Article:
With age comes an onslaught of new health problems and mobility issues. Unfortunately, this means that joint pain and arthritis are common in Montreal seniors. According to The Arthritis Society, approximately 1 out of every 5 Canadians has arthritis. This is a disease affecting much of the elderly population, but not all joint pain is created equal, and there are many reasons why this symptom may occur.
We often assume joint pain is just a natural result of aging that can’t be combated, but experts otherwise. The cartilage surrounding our joints does in fact weaken over time due to natural wear & tear, leading to aches and creaking joints caused by arthritis, but this is a treatable condition.
Causes of Joint Pain in Seniors
There are over a hundred different types of arthritis, the most common of which for seniors are osteoarthritis and rheumatoid arthritis. Each type of arthritis is characterized by inflammation of the joints, leading to stiffness, redness, and a decreased range of motion. However, the way these conditions come about are very different.
- Osteoarthritis is a degenerative joint disease, caused by the gradual loss of cartilage;
- Rheumatoid Arthritis is an autoimmune disorder, which is caused by the body’s immune system attacking the joints;
- Other forms of joint diseases include gout, fibromyalgia, psoriatic arthritis, etc.
Difficulties of Arthritis
Arthritis can affect any one of an elderly person’s joints, though it’s most common in the hands, knees, hips and lower spine. Often, this can make it difficult to complete daily activities, which may cause depression in seniors. In this case, hiring a professional caregiver is recommended to help with physical tasks such as bathing & dressing, preparation of food, etc.
Prevention & Early Signs
If you or an elderly loved one is noticing joint pain, redness, or tenderness, it could be the beginning of arthritis. While the autoimmune form of this disease cannot be prevented (as the risk factor is strongly linked to genetics), steps can be taken to minimize the chance of developing osteoarthritis. These include:
- Eating a rich, balanced diet, focusing on anti-inflammatory foods such as oily fish, olive oil, nuts, and berries;
- Doing low-impact exercises, such as walking, swimming, or yoga at least three times per week (consider hiring a caregiver to help develop an exercise/walking plan);
- Maintaining a healthy weight to reduce pressure on the joints.
If arthritis has already begun and is making daily life difficult, there are treatments that can be done at home to manage the symptoms:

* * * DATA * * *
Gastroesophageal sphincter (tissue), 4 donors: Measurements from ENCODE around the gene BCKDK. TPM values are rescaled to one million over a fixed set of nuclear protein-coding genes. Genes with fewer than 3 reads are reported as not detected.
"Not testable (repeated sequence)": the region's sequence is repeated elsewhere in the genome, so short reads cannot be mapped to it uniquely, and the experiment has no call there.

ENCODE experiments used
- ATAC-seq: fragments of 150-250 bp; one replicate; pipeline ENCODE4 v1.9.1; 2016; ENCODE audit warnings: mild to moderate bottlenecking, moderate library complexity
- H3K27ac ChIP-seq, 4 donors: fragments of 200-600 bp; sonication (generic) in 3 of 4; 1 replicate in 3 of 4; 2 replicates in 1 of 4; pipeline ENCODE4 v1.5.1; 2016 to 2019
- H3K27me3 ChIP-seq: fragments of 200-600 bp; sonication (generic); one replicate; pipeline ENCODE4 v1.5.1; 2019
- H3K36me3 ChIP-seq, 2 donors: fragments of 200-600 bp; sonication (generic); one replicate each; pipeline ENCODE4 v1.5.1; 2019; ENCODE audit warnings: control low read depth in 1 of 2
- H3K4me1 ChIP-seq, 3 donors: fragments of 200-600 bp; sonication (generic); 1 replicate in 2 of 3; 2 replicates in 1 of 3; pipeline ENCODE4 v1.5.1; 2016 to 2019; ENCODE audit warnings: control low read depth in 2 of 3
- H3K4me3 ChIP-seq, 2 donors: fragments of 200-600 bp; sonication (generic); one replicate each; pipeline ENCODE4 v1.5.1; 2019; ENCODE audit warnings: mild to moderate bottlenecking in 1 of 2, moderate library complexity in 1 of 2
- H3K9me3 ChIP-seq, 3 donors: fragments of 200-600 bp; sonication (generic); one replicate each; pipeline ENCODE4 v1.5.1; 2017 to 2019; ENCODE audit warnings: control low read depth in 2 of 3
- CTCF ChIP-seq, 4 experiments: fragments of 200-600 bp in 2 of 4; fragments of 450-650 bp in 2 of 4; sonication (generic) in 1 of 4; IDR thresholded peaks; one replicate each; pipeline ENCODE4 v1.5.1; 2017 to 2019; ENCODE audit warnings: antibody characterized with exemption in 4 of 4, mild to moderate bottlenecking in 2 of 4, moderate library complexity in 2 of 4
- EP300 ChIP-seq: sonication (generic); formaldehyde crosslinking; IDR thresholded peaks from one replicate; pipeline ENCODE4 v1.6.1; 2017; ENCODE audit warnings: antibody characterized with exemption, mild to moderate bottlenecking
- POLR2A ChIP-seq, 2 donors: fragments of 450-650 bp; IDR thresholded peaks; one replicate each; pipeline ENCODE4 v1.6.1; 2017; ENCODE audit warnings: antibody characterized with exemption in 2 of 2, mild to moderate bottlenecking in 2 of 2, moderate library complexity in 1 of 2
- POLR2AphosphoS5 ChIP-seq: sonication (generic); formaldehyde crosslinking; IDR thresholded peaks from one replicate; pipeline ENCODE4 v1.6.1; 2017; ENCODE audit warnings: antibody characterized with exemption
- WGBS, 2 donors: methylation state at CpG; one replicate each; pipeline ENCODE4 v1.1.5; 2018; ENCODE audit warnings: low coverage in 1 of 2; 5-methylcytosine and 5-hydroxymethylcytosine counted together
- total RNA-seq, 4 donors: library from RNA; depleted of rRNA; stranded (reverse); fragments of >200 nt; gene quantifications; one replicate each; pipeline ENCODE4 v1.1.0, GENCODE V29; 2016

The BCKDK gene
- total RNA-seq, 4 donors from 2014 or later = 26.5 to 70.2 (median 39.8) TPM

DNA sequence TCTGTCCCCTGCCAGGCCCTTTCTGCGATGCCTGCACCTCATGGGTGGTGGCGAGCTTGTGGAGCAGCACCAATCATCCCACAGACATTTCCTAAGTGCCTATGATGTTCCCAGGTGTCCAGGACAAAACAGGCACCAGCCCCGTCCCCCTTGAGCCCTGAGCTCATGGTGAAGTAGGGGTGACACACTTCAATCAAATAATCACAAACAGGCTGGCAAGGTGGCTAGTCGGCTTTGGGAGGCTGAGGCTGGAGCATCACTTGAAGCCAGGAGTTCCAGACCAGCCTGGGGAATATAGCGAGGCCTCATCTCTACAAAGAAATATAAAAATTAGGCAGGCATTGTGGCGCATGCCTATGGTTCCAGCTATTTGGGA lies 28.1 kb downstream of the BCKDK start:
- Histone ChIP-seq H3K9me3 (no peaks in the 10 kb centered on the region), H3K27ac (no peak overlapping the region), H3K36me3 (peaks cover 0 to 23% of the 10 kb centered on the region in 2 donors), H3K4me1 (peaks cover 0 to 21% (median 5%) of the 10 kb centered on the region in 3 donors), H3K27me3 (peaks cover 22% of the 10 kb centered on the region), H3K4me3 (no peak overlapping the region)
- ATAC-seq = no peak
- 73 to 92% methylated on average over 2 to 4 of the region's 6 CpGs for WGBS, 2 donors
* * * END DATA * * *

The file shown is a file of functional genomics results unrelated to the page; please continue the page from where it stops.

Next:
- NSAIDs, such as Ibuprofen, (Motrin, Advil) can provide temporary relief of joint stiffness, pain and inflammation, but shouldn’t be used for an extended amount of time due to potential side effects;
- Applying ice or heat to the affected joint;
- Increasing range of motion through gentle stretching;
- Physical or occupational therapy;
- Using topical pain relievers, such as counter-irritants.
If the degeneration of cartilage is severe, a doctor may suggest surgery or other treatments. Some possible medical procedures include:
- Joint repair, often through arthroscopic surgery;
- Immunosuppressant drugs for rheumatoid arthritis;
- Cortisone injections for pain relief;
- Joint fusion is a common surgery for arthritis of the spine, wrist, feet or fingers;
- In some cases, replacement arthroplasty, or joint replacement, may be recommended.
The Importance of Being Diagnosed
While there are many causes of joint pain in seniors, it’s important to know exactly which one is causing your elderly loved one’s discomfort. While osteoarthritis is the most common reason for stiff and painful joints, there are many diseases and forms of arthritis that can be the cause, so it’s important to consult a physician for a diagnosis and treatment options. Often, digital imaging tests such as X-rays or MRI will be used to determine the cause of pain.
A doctor should always be consulted before trying new medications.
Living with Joint Pain
While arthritis is technically manageable and steps can be taken to minimize discomfort, it is a very serious disease and can greatly reduce a senior’s quality of life. If you or an elderly loved one is living with arthritis, Complete Care Coordination can help: From companion care to help reduce stress and depression caused by arthritis, to help with physical tasks like bathing & dressing, our qualified caregivers can reduce the impact of this disease.
Please don’t hesitate to contact us today for a free consultation if you or a senior family member needs help managing the symptoms of joint pain.